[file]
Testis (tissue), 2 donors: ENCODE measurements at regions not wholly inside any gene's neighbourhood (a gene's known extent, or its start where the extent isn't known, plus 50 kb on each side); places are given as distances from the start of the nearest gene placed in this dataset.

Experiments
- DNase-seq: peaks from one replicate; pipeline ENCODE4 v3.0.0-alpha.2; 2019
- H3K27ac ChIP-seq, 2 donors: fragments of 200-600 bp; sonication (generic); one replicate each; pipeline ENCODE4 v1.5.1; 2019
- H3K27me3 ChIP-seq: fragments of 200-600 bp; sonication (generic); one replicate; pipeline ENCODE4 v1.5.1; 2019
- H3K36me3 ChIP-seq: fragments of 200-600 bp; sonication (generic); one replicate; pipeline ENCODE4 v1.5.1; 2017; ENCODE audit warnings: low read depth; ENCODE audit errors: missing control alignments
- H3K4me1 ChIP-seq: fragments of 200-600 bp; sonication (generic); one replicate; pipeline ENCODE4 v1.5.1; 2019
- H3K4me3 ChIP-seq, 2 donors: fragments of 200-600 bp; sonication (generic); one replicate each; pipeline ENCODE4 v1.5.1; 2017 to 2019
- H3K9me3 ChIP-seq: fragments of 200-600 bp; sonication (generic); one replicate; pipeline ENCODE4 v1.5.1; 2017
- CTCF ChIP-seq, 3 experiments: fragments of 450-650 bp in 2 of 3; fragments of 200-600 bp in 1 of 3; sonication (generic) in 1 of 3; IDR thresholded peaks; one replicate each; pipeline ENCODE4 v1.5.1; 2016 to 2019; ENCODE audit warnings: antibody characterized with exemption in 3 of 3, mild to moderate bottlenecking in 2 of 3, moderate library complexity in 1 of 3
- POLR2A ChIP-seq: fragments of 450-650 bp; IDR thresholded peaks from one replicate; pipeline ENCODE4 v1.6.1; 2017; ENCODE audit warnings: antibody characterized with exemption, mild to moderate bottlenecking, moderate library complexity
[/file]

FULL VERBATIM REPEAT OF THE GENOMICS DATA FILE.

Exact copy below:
Testis (tissue), 2 donors: ENCODE measurements at regions not wholly inside any gene's neighbourhood (a gene's known extent, or its start where the extent isn't known, plus 50 kb on each side); places are given as distances from the start of the nearest gene placed in this dataset.

Experiments
- DNase-seq: peaks from one replicate; pipeline ENCODE4 v3.0.0-alpha.2; 2019
- H3K27ac ChIP-seq, 2 donors: fragments of 200-600 bp; sonication (generic); one replicate each; pipeline ENCODE4 v1.5.1; 2019
- H3K27me3 ChIP-seq: fragments of 200-600 bp; sonication (generic); one replicate; pipeline ENCODE4 v1.5.1; 2019
- H3K36me3 ChIP-seq: fragments of 200-600 bp; sonication (generic); one replicate; pipeline ENCODE4 v1.5.1; 2017; ENCODE audit warnings: low read depth; ENCODE audit errors: missing control alignments
- H3K4me1 ChIP-seq: fragments of 200-600 bp; sonication (generic); one replicate; pipeline ENCODE4 v1.5.1; 2019
- H3K4me3 ChIP-seq, 2 donors: fragments of 200-600 bp; sonication (generic); one replicate each; pipeline ENCODE4 v1.5.1; 2017 to 2019
- H3K9me3 ChIP-seq: fragments of 200-600 bp; sonication (generic); one replicate; pipeline ENCODE4 v1.5.1; 2017
- CTCF ChIP-seq, 3 experiments: fragments of 450-650 bp in 2 of 3; fragments of 200-600 bp in 1 of 3; sonication (generic) in 1 of 3; IDR thresholded peaks; one replicate each; pipeline ENCODE4 v1.5.1; 2016 to 2019; ENCODE audit warnings: antibody characterized with exemption in 3 of 3, mild to moderate bottlenecking in 2 of 3, moderate library complexity in 1 of 3
- POLR2A ChIP-seq: fragments of 450-650 bp; IDR thresholded peaks from one replicate; pipeline ENCODE4 v1.6.1; 2017; ENCODE audit warnings: antibody characterized with exemption, mild to moderate bottlenecking, moderate library complexity